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J Cheminform. 2011 Aug 8;3(1):29. doi: 10.1186/1758-2946-3-29.

Multiple search methods for similarity-based virtual screening: analysis of search overlap and precision.

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Information School, University of Sheffield, Portobello Street, Sheffield S1 4DP, UK.



Data fusion methods are widely used in virtual screening, and make the implicit assumption that the more often a molecule is retrieved in multiple similarity searches, the more likely it is to be active. This paper tests the correctness of this assumption.


Sets of 25 searches using either the same reference structure and 25 different similarity measures (similarity fusion) or 25 different reference structures and the same similarity measure (group fusion) show that large numbers of unique molecules are retrieved by just a single search, but that the numbers of unique molecules decrease very rapidly as more searches are considered. This rapid decrease is accompanied by a rapid increase in the fraction of those retrieved molecules that are active. There is an approximately log-log relationship between the numbers of different molecules retrieved and the number of searches carried out, and a rationale for this power-law behaviour is provided.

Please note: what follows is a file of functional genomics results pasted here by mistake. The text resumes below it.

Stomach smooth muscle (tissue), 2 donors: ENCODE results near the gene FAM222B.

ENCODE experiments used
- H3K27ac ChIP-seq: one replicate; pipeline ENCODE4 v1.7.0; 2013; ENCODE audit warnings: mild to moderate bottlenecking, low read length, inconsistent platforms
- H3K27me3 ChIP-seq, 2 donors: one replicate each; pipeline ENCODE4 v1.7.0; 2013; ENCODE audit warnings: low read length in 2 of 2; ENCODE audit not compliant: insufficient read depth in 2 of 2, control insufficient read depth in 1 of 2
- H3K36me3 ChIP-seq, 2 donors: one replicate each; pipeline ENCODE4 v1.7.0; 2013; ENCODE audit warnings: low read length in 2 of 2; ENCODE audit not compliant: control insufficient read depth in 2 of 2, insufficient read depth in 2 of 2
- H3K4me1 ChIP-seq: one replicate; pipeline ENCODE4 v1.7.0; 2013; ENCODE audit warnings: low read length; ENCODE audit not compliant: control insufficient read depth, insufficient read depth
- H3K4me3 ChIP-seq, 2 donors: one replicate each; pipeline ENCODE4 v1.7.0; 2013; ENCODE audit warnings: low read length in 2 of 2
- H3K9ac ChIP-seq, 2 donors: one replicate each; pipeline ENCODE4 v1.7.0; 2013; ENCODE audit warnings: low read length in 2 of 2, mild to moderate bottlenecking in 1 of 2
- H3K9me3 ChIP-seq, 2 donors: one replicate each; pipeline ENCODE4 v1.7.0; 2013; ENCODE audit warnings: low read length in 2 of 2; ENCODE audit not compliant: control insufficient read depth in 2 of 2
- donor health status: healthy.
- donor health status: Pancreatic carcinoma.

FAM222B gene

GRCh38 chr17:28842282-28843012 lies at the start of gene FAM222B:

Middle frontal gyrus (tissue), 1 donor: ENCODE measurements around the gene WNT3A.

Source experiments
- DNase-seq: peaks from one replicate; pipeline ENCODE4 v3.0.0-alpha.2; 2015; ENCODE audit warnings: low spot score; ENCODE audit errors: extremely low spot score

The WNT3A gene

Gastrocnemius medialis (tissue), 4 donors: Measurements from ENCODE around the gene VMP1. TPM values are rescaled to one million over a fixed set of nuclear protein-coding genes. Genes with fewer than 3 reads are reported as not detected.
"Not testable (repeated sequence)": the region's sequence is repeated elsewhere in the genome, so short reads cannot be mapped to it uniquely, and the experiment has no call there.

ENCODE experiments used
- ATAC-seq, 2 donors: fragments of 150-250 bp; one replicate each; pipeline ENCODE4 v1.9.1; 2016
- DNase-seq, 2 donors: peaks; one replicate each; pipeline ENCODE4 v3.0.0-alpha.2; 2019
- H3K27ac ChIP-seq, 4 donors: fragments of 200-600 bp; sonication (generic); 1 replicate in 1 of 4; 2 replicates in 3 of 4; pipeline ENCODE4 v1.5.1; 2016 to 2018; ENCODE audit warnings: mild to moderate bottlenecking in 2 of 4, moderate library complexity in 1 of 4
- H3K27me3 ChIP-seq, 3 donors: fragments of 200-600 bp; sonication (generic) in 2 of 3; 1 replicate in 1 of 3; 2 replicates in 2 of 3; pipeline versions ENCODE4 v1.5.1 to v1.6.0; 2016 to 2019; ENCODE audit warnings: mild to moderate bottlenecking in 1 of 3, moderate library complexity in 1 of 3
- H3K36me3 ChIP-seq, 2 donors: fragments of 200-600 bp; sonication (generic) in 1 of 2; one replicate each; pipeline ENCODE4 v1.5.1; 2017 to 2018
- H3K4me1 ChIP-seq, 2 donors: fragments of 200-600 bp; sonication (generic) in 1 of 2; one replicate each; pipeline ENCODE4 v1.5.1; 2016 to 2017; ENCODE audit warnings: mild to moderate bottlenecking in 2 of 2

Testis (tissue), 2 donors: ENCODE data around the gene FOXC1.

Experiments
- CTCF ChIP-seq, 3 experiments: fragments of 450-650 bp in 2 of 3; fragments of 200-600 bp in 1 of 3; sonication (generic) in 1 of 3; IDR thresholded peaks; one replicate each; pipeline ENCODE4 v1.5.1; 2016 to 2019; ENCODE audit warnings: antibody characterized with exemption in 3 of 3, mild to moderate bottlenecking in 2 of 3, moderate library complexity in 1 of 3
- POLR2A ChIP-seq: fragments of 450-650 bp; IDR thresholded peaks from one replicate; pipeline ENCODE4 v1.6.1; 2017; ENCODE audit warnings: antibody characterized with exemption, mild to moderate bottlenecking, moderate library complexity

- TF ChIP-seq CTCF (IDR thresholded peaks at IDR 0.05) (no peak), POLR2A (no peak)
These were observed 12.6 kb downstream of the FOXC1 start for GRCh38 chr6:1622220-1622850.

Using multiple searches provides a simple way of increasing the precision of a similarity search, and thus provides a justification for the use of data fusion methods in virtual screening.

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